Friday, 21 March 2014
Monday, 17 March 2014
This week is Down's Syndrome Awareness week - there couldn't be a more appropriate time for Ella to be featured in the powerful and emotive photo campaign entitled 'Lose the Label'...
It took a long time, but I don't think about Down's syndrome every day any more.
And I don't see it any more either. I just see Ella.
I know that won't be the same for other people who see her or meet her. No matter how I see my girl, the fact she has Down's syndrome will always be the first thing most people will notice about her.
Yet, the fact other people see Down's syndrome first is not in itself a bad thing. It is after all a big part of who Ella is. As I've said before, it doesn't define her or what she is capable of, but it will always be there and will always be noticeable to others. If someone has a broken leg and is wobbling around on crutches with their leg in plaster, chances are you're going to notice their broken leg before you get the measure of the rest of them. The difference comes in how an outward disability or injury is then perceived by others.
I often wonder what stereotypes people assume when they see Ella (some people are great 'experts' and just love to tell you all about your own child)... 'I bet she's so loving... likes Music... Loves to dance... Always happy... An easy child...'
I've found that Ella is so easily put into a box by most people as soon as they meet her. And yes, she can be all of those things some of the time but at the moment she is mainly just a stroppy, stubborn three year old with a fierce defiant and independent streak. Like anybody else, she has likes and dislikes, her own little quirks and a wide range of emotions. She takes toys away from her sister, has a slight obsessive compulsive need to shut doors and has a special ability to seek out the one person sat on their own in any given social setting and start 'chatting' to them (whether they like it or not).
So, I've learnt through experience that there is a need to banish the misconceptions and stereotypes and to reinforce the fact that everyone is unique despite their outward appearance, whatever that may be.
I came across the 'Lose the label' campaign on Facebook a while ago. Beautiful pictures of children and adults with Down's syndrome all with the same simple yet powerful phrase added to them. The pictures show children playing, dancing, walking, crawling, smiling, laughing, enjoying hobbies and holidays, crafts and sports.
The campaign is about seeing and putting the person first, not their disability or syndrome. Ella is not a 'Down's child' or a 'Downs'. Neither is she a 'sufferer' or 'victim' of Down's Syndrome.
I have Down Syndrome. I am not Down Syndrome. I am Ella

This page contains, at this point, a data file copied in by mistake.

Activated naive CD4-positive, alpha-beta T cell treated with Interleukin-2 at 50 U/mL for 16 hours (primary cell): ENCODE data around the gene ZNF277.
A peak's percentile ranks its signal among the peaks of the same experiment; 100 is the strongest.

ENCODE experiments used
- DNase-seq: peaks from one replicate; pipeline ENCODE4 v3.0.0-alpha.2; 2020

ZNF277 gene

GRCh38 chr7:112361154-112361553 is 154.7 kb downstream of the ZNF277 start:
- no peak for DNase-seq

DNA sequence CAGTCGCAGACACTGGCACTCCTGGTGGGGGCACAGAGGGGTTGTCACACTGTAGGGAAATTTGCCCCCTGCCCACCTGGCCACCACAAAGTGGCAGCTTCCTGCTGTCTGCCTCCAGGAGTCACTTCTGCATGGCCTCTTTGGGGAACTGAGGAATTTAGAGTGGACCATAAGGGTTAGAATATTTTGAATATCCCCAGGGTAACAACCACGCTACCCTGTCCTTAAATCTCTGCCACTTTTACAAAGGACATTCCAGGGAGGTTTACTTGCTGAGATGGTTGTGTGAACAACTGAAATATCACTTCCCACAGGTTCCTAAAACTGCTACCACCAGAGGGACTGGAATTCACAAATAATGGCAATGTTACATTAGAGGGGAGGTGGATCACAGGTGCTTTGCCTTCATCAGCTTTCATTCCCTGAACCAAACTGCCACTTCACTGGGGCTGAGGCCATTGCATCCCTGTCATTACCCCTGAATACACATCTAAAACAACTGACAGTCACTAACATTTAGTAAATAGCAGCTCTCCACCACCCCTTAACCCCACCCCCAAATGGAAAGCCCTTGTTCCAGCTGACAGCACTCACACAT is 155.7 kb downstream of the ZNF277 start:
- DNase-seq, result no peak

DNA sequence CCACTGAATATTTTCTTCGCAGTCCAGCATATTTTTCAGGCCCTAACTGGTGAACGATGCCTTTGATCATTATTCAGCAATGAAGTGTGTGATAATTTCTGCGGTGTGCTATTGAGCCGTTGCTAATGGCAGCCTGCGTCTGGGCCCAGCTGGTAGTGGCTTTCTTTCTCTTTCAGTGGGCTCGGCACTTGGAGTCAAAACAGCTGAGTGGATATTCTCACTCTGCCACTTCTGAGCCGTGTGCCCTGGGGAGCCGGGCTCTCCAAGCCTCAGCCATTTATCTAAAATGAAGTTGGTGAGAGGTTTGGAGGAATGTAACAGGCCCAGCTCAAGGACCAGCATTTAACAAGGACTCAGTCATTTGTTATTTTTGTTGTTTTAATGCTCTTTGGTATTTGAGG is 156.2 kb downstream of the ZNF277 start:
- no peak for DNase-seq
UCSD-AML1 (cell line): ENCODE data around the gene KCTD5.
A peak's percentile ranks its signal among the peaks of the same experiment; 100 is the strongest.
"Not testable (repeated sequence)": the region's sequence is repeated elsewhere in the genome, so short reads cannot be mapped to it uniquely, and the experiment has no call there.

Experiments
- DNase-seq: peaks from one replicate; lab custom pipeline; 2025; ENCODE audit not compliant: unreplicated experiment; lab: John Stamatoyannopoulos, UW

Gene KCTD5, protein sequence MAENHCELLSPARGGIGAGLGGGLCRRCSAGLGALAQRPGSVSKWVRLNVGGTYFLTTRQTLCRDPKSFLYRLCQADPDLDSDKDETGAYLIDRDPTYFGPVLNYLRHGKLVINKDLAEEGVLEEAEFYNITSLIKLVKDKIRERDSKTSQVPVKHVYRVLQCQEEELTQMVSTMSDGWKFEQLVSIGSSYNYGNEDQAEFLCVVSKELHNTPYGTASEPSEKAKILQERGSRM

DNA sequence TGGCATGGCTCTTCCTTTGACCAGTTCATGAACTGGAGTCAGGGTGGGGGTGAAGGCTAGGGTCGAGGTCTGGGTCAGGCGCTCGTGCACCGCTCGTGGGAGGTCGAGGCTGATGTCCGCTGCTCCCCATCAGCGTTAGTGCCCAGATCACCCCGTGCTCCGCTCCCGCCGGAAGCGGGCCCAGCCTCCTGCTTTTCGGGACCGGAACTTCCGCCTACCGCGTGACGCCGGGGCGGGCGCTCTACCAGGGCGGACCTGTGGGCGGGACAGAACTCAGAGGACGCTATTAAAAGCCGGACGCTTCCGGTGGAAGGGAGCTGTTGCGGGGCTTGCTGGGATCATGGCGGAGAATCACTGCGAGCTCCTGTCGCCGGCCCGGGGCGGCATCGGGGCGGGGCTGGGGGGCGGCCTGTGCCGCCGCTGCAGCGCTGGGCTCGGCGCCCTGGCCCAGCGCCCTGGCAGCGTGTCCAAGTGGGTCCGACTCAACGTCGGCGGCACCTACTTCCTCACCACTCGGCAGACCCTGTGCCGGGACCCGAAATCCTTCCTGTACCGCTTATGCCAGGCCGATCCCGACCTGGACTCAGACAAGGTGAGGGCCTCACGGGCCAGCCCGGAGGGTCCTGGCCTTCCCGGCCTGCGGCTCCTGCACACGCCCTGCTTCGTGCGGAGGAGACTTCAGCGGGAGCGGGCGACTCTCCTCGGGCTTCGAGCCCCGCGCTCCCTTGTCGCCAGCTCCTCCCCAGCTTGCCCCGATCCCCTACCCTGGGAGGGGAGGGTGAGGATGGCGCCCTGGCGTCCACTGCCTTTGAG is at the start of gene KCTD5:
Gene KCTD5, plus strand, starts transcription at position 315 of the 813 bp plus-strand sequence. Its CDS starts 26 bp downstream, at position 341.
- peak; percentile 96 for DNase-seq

A million and one things before she is a child with Down's Syndrome.
Our Ella Bean xx
Friday, 14 March 2014
Saturday, 8 March 2014
So here's this weeks living arrows. Better late than never, can you tell I'm back at work now?...
Here's Ella with my two younger brothers at Fountains Abbey last weekend. I love them as my brothers, but love them even more as uncles to my girls (and Ella loves them lots too) xx
Wednesday, 5 March 2014
Ever since Ella was a tiny baby there has been huge emphasis on supporting and helping her development. Over the last three years she's had medical and developmental input from physiotherapy, speech therapy, dietitians, paediatrician, specialist nurses, cardiac team, feeding clinic, play therapist, portage, sensory support service, ophthalmologist, educational psychology, ENT consultant, audiology, pre-school special needs service. Their knowledge, experience, treatment and interventions have all impacted Ella and contributed to how well she is doing today.
As Ella's mum, I took all the advice we were given on board. I don't think a day has gone by over the last three years when I haven't thought about Ella's physical development, speech, understanding or her heart and feeding issues and how best to address or overcome them. Depending on what Ella needed, I too became a physio, speech therapist, dietitian, play specialist, advocate, teacher, nurse. Just being her mum often came second, third (sometimes fourth) down the list and it's only now looking back that I see that.
One of the earliest things I picked up on was that play was also an opportunity for Ella to learn. Even now, I find it very hard to just let Ella play without incorporating a learning agenda - shapes, colours, letters, numbers, speech sounds, counting... She's getting wise to it though, often refusing to co-operate or answering my questions incorrectly with a mischievous grin on her face...
A couple of weeks ago I went to a talk by Debby Elly who has twin boys on the autistic spectrum. She started the Aukids magazine which is published monthly and is also a platform for lots of other autism related resources.
There was one thing she said during her presentation that stuck with me. When you have a child with additional needs you can get caught up in all the extra help and therapy they need and the worry of the unknown, such as when will she achieve something and how well will she do it?
Her take home message for me was simply 'stop being your child's therapist'. Stop being their therapist and just be a mum. That's when things really happen because you take away the stress and the need for a result.
I'm taking her advice on board, from now on - no hidden agendas, I'll let Ella lead me.
Just being a mum... the rest will follow xx